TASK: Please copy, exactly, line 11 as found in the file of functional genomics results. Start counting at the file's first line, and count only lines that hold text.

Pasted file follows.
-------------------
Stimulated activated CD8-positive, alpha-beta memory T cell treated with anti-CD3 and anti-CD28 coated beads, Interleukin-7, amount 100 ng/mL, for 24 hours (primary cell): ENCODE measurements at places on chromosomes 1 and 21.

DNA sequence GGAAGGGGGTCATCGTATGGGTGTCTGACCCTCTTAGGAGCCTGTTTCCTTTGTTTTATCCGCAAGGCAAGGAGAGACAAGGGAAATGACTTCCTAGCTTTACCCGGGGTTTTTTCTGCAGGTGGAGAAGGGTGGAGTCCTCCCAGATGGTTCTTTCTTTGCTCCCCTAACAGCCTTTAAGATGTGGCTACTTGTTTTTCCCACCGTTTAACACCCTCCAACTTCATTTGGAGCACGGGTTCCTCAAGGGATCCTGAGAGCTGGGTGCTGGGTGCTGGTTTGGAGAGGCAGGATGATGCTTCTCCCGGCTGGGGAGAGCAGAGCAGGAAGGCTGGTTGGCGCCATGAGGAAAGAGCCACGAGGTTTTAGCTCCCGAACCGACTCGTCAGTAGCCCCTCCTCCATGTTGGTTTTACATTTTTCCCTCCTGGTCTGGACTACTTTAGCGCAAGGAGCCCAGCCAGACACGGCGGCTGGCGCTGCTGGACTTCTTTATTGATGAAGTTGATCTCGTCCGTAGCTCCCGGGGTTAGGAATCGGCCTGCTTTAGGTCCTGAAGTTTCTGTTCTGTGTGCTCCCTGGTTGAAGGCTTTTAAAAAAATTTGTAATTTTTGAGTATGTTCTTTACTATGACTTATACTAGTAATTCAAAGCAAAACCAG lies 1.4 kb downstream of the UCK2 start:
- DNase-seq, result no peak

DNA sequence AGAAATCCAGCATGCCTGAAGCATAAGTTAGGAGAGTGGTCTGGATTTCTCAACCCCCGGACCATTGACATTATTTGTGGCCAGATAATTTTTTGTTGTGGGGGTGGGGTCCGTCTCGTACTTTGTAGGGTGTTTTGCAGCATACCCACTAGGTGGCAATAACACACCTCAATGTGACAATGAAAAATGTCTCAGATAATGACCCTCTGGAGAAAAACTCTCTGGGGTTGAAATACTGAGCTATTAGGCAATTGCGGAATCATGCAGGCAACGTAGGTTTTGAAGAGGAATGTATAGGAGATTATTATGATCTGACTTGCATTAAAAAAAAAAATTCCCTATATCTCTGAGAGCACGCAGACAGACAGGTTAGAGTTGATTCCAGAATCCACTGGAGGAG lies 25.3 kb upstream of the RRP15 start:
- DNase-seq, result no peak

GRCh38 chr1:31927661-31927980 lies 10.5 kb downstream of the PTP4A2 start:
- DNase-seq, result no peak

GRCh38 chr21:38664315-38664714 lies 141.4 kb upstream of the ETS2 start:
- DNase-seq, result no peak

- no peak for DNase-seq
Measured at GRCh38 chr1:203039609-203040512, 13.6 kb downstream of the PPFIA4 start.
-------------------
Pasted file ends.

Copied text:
Measured at GRCh38 chr1:203039609-203040512, 13.6 kb downstream of the PPFIA4 start.